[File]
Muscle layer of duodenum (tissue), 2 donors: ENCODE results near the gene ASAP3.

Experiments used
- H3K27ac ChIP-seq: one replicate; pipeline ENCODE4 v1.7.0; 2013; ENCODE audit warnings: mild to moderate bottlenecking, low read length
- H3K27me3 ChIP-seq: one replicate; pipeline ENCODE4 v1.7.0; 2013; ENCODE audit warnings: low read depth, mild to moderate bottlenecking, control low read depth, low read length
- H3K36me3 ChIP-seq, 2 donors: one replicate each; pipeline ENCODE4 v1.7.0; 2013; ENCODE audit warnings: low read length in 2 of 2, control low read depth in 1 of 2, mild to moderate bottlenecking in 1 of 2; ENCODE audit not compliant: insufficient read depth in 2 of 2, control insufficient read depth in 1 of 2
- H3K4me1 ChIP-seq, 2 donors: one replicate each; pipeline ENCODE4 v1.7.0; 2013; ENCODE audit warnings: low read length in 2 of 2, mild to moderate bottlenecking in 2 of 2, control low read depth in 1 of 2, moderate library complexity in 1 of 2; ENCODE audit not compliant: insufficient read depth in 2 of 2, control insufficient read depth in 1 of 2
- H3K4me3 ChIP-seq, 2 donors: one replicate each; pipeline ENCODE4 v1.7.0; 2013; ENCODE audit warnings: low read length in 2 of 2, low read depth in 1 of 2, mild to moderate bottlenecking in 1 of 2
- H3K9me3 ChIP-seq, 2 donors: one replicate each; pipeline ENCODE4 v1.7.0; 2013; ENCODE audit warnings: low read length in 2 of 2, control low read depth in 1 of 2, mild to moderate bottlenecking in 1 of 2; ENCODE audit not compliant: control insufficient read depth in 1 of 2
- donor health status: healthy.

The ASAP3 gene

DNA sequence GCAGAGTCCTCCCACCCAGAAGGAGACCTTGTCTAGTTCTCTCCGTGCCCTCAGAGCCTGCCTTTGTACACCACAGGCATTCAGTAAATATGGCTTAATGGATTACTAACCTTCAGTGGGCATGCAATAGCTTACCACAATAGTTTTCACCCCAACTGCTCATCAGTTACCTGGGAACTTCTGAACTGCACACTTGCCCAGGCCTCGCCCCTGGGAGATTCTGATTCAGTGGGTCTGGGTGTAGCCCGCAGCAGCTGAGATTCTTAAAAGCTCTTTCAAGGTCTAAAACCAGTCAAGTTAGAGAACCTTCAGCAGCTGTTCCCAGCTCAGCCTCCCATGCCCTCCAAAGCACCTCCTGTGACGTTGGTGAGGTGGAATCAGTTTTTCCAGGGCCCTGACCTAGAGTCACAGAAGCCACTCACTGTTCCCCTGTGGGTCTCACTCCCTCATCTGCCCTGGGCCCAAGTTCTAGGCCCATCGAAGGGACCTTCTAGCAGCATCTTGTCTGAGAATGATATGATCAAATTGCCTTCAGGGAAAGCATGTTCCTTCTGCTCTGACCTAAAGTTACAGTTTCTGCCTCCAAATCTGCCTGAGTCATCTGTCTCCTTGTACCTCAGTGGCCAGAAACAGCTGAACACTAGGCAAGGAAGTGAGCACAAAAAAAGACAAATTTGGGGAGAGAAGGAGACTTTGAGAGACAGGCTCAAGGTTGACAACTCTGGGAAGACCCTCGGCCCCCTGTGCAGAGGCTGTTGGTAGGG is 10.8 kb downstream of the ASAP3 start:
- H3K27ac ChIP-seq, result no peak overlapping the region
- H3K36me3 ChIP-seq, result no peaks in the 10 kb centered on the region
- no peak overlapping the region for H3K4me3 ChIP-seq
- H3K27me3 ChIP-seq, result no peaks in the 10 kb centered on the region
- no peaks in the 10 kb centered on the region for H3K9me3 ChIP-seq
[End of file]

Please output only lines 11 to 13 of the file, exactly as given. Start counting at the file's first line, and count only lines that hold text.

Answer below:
DNA sequence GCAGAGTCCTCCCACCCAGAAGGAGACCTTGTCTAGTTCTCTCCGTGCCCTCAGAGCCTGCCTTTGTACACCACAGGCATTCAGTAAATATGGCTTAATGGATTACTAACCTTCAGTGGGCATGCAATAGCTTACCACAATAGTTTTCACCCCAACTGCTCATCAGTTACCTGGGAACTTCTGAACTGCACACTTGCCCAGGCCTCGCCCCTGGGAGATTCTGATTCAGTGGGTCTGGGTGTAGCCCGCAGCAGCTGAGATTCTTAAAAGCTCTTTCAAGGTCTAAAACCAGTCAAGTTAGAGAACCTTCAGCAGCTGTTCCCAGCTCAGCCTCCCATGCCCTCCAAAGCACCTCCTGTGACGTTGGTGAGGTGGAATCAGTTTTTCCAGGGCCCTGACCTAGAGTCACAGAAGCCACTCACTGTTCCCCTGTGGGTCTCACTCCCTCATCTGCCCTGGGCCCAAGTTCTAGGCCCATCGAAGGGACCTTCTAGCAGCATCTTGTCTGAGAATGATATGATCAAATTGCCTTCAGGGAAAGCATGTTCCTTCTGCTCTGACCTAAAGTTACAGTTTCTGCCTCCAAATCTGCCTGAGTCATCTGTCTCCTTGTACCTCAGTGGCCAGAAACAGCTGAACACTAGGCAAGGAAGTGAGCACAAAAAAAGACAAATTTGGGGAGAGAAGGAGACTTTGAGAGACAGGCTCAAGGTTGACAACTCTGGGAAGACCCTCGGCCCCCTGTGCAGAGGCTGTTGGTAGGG is 10.8 kb downstream of the ASAP3 start:
- H3K27ac ChIP-seq, result no peak overlapping the region
- H3K36me3 ChIP-seq, result no peaks in the 10 kb centered on the region